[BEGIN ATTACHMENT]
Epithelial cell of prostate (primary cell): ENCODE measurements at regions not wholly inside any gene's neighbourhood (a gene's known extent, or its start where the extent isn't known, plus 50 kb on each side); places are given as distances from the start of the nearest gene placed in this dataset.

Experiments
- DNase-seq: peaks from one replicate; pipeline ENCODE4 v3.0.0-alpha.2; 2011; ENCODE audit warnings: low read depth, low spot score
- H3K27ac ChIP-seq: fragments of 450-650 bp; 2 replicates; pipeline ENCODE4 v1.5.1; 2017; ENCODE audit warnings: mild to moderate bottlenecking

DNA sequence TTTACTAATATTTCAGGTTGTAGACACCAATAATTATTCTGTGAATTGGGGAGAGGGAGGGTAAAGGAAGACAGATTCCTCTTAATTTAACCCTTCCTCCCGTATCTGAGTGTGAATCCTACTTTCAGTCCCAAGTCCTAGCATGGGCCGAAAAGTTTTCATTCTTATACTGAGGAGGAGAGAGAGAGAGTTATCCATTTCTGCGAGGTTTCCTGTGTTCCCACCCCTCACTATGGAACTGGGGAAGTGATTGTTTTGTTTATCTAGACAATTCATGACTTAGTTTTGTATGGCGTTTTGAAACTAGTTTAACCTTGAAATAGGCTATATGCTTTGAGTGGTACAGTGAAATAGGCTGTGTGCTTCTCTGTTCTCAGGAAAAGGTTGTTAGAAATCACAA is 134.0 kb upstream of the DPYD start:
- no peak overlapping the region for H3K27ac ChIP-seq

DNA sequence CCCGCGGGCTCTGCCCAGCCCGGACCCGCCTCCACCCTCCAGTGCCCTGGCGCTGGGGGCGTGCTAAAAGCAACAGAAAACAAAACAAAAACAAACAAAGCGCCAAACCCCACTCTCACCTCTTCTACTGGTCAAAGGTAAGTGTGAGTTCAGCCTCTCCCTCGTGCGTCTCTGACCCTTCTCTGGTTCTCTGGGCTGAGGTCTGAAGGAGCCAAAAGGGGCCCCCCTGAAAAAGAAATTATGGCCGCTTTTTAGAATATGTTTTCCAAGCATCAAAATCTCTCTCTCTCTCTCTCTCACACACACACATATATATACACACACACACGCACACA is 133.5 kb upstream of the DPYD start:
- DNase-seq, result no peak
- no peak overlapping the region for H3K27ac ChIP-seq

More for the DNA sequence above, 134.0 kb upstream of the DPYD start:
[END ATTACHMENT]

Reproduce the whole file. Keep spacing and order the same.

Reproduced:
Epithelial cell of prostate (primary cell): ENCODE measurements at regions not wholly inside any gene's neighbourhood (a gene's known extent, or its start where the extent isn't known, plus 50 kb on each side); places are given as distances from the start of the nearest gene placed in this dataset.

Experiments
- DNase-seq: peaks from one replicate; pipeline ENCODE4 v3.0.0-alpha.2; 2011; ENCODE audit warnings: low read depth, low spot score
- H3K27ac ChIP-seq: fragments of 450-650 bp; 2 replicates; pipeline ENCODE4 v1.5.1; 2017; ENCODE audit warnings: mild to moderate bottlenecking

DNA sequence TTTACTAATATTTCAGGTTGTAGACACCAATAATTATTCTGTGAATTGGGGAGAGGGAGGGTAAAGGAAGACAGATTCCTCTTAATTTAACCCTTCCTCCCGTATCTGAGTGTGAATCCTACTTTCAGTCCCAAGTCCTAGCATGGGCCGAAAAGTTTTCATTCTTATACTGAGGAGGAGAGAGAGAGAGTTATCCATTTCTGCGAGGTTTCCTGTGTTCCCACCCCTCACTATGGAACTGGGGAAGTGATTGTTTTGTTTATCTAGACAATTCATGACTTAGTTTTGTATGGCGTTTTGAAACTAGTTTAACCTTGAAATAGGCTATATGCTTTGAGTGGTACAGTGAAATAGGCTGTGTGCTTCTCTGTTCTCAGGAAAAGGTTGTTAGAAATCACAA is 134.0 kb upstream of the DPYD start:
- no peak overlapping the region for H3K27ac ChIP-seq

DNA sequence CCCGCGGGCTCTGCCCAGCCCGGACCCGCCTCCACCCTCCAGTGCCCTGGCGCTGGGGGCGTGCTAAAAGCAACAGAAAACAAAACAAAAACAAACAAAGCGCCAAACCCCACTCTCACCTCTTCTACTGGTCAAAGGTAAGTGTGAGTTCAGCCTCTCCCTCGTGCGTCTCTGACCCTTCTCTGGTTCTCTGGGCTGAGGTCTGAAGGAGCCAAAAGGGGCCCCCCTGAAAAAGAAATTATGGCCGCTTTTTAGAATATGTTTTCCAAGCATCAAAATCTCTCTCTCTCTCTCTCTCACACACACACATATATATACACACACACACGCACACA is 133.5 kb upstream of the DPYD start:
- DNase-seq, result no peak
- no peak overlapping the region for H3K27ac ChIP-seq

More for the DNA sequence above, 134.0 kb upstream of the DPYD start: